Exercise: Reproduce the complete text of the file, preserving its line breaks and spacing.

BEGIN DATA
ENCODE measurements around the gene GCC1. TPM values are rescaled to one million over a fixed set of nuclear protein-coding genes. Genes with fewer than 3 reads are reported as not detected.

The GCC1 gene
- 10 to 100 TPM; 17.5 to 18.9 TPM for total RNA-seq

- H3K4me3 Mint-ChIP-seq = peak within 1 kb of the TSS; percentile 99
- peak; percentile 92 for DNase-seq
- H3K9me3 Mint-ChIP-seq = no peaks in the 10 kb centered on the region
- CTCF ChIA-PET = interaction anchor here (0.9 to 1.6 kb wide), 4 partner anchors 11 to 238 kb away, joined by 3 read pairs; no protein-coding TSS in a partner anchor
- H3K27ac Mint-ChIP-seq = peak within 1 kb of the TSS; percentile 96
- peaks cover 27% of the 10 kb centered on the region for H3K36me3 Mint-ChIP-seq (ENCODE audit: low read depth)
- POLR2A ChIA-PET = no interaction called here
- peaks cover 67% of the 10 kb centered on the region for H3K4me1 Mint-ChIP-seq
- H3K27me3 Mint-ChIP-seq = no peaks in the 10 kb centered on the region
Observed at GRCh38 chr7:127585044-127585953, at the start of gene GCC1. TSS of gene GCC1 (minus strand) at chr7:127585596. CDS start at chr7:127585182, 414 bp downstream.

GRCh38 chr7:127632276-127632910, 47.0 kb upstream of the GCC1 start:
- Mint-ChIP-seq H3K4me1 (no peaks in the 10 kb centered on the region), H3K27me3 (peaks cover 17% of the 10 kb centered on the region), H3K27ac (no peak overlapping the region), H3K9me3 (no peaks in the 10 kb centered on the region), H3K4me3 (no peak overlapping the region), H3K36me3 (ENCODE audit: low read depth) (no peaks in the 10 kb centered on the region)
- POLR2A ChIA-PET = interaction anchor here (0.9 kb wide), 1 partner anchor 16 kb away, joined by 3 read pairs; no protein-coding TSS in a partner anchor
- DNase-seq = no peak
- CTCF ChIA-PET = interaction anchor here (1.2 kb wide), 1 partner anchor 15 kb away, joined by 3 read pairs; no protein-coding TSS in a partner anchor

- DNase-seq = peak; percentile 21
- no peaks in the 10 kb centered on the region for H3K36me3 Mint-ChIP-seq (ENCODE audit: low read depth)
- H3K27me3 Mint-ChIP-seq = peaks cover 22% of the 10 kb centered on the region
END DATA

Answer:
ENCODE measurements around the gene GCC1. TPM values are rescaled to one million over a fixed set of nuclear protein-coding genes. Genes with fewer than 3 reads are reported as not detected.

The GCC1 gene
- 10 to 100 TPM; 17.5 to 18.9 TPM for total RNA-seq

- H3K4me3 Mint-ChIP-seq = peak within 1 kb of the TSS; percentile 99
- peak; percentile 92 for DNase-seq
- H3K9me3 Mint-ChIP-seq = no peaks in the 10 kb centered on the region
- CTCF ChIA-PET = interaction anchor here (0.9 to 1.6 kb wide), 4 partner anchors 11 to 238 kb away, joined by 3 read pairs; no protein-coding TSS in a partner anchor
- H3K27ac Mint-ChIP-seq = peak within 1 kb of the TSS; percentile 96
- peaks cover 27% of the 10 kb centered on the region for H3K36me3 Mint-ChIP-seq (ENCODE audit: low read depth)
- POLR2A ChIA-PET = no interaction called here
- peaks cover 67% of the 10 kb centered on the region for H3K4me1 Mint-ChIP-seq
- H3K27me3 Mint-ChIP-seq = no peaks in the 10 kb centered on the region
Observed at GRCh38 chr7:127585044-127585953, at the start of gene GCC1. TSS of gene GCC1 (minus strand) at chr7:127585596. CDS start at chr7:127585182, 414 bp downstream.

GRCh38 chr7:127632276-127632910, 47.0 kb upstream of the GCC1 start:
- Mint-ChIP-seq H3K4me1 (no peaks in the 10 kb centered on the region), H3K27me3 (peaks cover 17% of the 10 kb centered on the region), H3K27ac (no peak overlapping the region), H3K9me3 (no peaks in the 10 kb centered on the region), H3K4me3 (no peak overlapping the region), H3K36me3 (ENCODE audit: low read depth) (no peaks in the 10 kb centered on the region)
- POLR2A ChIA-PET = interaction anchor here (0.9 kb wide), 1 partner anchor 16 kb away, joined by 3 read pairs; no protein-coding TSS in a partner anchor
- DNase-seq = no peak
- CTCF ChIA-PET = interaction anchor here (1.2 kb wide), 1 partner anchor 15 kb away, joined by 3 read pairs; no protein-coding TSS in a partner anchor

- DNase-seq = peak; percentile 21
- no peaks in the 10 kb centered on the region for H3K36me3 Mint-ChIP-seq (ENCODE audit: low read depth)
- H3K27me3 Mint-ChIP-seq = peaks cover 22% of the 10 kb centered on the region